A few hours later, men ripped a heavy chain from around the statue, looped it around the figure and hooked the chain to a commandeered fire truck. They cheered as it tumbled down with just a slight metallic creak.
"Liberty!" yelled 18-year-old Tariq Abid Mohammad. "Freedom. USA. Thank you, George Bush."
Many families -- Arabs as well as Kurds -- stood outside their homes in disbelief and joy as the Kurdish fighters entered the city. One woman threw a handful of daisies. Nowrooz Ali cradled her 2-year-old daughter, Aya, as crowds used stones and bricks to smash a mural of Saddam.
At the local offices of the state oil company, people carted away chairs, carpets, air conditioners, ceiling fans and TV sets. At the main post office building, the bathrooms were stripped of their faucets. Outside, men used hammers and crowbars to try to open a safe they believed held dollars. Nearby, someone pushed two couches down the sidewalk.
Cars were laden with the plunder: refrigerators, bookcases, chairs. Sometimes the vehicles themselves were the prize. A bus-size ambulance sped out of the city, apparently driven by looters.
Gas flowed for free at state-run service stations. A bank office was set ablaze.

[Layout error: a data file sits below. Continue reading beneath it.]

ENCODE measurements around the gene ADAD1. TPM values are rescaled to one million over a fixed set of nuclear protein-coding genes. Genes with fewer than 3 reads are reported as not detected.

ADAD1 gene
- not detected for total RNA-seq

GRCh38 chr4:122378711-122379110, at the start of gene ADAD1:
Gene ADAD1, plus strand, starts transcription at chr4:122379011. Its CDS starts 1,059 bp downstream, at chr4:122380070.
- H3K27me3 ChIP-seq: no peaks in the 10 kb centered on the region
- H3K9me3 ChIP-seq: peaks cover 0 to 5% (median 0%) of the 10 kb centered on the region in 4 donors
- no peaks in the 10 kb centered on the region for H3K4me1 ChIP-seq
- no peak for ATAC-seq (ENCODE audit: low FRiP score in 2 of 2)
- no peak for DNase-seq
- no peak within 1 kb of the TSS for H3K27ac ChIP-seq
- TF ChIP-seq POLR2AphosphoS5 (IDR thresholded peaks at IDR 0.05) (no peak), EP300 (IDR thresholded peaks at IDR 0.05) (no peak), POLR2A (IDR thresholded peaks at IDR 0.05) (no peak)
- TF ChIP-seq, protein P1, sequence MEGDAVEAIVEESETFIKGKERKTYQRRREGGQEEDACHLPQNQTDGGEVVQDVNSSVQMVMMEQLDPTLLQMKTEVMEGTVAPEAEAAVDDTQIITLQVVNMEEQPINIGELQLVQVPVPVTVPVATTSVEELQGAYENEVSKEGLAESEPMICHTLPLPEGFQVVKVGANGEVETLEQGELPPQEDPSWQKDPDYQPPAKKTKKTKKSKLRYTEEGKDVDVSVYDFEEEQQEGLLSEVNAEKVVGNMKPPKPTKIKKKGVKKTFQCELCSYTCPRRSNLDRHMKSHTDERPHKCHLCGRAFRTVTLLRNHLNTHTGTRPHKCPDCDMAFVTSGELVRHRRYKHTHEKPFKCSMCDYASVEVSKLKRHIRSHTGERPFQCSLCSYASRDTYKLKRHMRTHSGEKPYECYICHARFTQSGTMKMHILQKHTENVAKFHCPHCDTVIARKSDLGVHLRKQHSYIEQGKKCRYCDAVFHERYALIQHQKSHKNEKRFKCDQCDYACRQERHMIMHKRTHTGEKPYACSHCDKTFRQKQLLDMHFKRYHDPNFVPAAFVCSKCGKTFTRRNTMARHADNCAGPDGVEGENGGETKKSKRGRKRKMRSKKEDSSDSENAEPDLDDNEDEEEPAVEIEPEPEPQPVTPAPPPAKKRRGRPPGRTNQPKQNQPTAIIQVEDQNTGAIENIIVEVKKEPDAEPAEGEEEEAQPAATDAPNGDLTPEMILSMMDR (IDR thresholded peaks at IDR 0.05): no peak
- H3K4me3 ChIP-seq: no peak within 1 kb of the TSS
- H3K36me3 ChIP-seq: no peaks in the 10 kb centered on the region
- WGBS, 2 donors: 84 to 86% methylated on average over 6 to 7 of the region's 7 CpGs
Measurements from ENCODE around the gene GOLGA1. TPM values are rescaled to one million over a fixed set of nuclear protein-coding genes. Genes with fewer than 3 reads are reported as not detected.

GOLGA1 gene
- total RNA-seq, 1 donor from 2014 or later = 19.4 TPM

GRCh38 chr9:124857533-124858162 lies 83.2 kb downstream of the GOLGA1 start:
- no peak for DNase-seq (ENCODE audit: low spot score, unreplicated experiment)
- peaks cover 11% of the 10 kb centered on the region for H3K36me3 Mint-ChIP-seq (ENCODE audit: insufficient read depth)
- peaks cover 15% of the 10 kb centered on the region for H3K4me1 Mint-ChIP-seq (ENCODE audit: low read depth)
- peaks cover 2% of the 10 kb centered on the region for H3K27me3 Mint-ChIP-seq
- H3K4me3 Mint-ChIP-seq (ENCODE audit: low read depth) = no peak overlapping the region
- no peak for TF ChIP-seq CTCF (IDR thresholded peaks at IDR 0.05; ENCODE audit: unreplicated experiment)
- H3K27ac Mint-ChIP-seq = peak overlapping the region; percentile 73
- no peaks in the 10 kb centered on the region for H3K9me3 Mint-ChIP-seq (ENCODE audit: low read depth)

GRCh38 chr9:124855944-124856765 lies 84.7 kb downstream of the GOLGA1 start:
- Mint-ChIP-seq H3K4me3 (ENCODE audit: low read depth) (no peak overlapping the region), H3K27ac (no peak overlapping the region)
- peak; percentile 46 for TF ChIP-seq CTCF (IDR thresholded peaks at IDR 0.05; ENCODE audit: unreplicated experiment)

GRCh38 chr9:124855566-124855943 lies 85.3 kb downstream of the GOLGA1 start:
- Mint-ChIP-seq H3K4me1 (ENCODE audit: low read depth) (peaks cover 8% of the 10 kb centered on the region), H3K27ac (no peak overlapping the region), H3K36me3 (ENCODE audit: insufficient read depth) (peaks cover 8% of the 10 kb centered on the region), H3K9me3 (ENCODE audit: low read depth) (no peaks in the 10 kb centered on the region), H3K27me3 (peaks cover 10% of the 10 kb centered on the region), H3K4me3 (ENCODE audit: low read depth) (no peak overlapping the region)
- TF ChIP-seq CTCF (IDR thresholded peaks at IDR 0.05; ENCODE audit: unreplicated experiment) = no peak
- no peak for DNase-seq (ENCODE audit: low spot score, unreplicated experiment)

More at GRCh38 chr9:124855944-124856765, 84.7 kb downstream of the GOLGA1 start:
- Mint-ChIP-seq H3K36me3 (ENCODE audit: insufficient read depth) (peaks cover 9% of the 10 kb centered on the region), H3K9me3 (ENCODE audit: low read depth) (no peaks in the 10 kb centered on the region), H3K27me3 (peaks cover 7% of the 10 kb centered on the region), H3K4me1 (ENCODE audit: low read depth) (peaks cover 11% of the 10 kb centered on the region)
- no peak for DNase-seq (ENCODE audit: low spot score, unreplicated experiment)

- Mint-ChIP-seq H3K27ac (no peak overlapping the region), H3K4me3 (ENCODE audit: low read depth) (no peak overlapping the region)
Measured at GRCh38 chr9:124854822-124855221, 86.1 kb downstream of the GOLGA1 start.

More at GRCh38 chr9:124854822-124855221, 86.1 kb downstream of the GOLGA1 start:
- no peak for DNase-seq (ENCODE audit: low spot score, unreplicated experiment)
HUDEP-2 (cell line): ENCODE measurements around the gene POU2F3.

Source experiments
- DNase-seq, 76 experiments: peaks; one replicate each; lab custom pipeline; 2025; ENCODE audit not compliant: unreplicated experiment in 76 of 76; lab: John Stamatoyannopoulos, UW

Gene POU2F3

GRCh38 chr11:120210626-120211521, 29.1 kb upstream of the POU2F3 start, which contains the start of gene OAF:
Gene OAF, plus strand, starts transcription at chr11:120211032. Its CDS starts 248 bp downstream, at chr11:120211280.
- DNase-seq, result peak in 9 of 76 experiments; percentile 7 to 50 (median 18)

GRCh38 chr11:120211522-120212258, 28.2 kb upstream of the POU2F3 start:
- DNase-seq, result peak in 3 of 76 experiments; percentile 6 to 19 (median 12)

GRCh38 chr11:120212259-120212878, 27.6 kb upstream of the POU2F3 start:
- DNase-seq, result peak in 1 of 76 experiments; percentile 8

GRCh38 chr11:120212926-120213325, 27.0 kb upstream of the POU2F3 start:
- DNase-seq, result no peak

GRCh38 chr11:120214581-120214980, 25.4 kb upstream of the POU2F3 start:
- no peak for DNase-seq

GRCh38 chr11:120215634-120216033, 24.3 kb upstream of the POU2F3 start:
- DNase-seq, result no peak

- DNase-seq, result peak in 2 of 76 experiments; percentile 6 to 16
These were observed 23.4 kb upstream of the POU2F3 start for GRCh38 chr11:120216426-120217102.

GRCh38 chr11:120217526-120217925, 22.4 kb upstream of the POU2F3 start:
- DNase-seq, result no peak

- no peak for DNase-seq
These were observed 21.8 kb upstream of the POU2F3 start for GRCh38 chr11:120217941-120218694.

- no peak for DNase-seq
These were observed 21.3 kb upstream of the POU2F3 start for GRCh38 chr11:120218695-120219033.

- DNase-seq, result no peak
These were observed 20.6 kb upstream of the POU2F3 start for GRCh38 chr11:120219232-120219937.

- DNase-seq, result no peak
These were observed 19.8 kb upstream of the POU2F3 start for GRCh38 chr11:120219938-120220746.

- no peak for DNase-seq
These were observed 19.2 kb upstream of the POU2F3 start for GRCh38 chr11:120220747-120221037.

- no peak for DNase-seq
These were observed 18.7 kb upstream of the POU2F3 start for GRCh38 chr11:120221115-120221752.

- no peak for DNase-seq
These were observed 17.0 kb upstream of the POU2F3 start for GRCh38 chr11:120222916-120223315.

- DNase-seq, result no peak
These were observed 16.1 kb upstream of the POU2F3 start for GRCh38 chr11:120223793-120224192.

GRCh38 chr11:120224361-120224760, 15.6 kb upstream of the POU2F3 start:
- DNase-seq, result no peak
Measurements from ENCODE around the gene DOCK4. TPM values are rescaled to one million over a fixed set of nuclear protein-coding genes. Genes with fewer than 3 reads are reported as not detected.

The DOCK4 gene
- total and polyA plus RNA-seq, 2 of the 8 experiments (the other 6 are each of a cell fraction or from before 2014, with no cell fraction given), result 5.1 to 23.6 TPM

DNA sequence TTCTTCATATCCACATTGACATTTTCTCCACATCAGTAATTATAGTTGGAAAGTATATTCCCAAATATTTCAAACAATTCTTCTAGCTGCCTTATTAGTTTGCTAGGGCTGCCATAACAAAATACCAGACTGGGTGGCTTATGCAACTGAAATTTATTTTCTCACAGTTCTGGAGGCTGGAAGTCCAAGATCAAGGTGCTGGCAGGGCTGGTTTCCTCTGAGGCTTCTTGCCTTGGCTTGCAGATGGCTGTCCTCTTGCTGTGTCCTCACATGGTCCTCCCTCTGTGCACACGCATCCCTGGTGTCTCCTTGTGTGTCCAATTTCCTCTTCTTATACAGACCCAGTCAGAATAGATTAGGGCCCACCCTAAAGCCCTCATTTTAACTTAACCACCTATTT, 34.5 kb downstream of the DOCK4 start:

Kurdish leaders bedded down in stately homes abandoned by Baath Party figures.
In Ankara, Turkish Foreign Minister Abdullah Gul said his country had U.S. approval to send military observers to Kirkuk to make sure Kurdish fighters eventually withdraw from Kirkuk.
Turkey had said it could send troops into northern Iraq to protect its interests -- a move that could put Washington in the middle of a potential Turkish-Kurdish conflict.
Barham Salih, one of the Kurdish leaders, said Kurds insist that all victims of "ethnic cleansing" in Kirkuk be allowed to return home. But he stressed the need to continue dialogue with Turkey and others to "prevent any party from causing chaos."
"Kirkuk represents the climax of the suffering of the Kurdish people," he said. "We are for peaceful coexistence. ... We want to make Kirkuk an example of coexistence."
Many believe Saddam's remaining backers headed for Tikrit, about 65 miles southwest of Kirkuk. Coalition aircraft have hit the Republican Guard's Adnan Division in Tikrit and roadblocks tried to prevent Iraqi leaders from reaching the city to mount a last stand, U.S. officials said in Qatar.
In addition, remnants of Republican Guard divisions and regular army units have "coalesced into composite forces" throughout the north, including the area from Kirkuk to Mosul, said Capt. Frank Thorp, a Central Command spokesman.
McChrystal, the Pentagon general, said the U.S.-led forces are going after the remaining Iraqi fighters in the north "aggressively."
A task force of about 300 soldiers from the 1st Infantry Division, based in Germany, was deployed to northern Iraq on Thursday to beef up the effort there.
"We are prepared to be very, very wary of what they may have and prepare for a big fight," McChrystal said.
But options to operate in northern Iraq were running out. Southeast of Kirkuk, on the Iranian border, Kurds also swept unopposed into the strategic city of Khaneqin.
(Copyright 2003 by The Associated Press. All Rights Reserved.)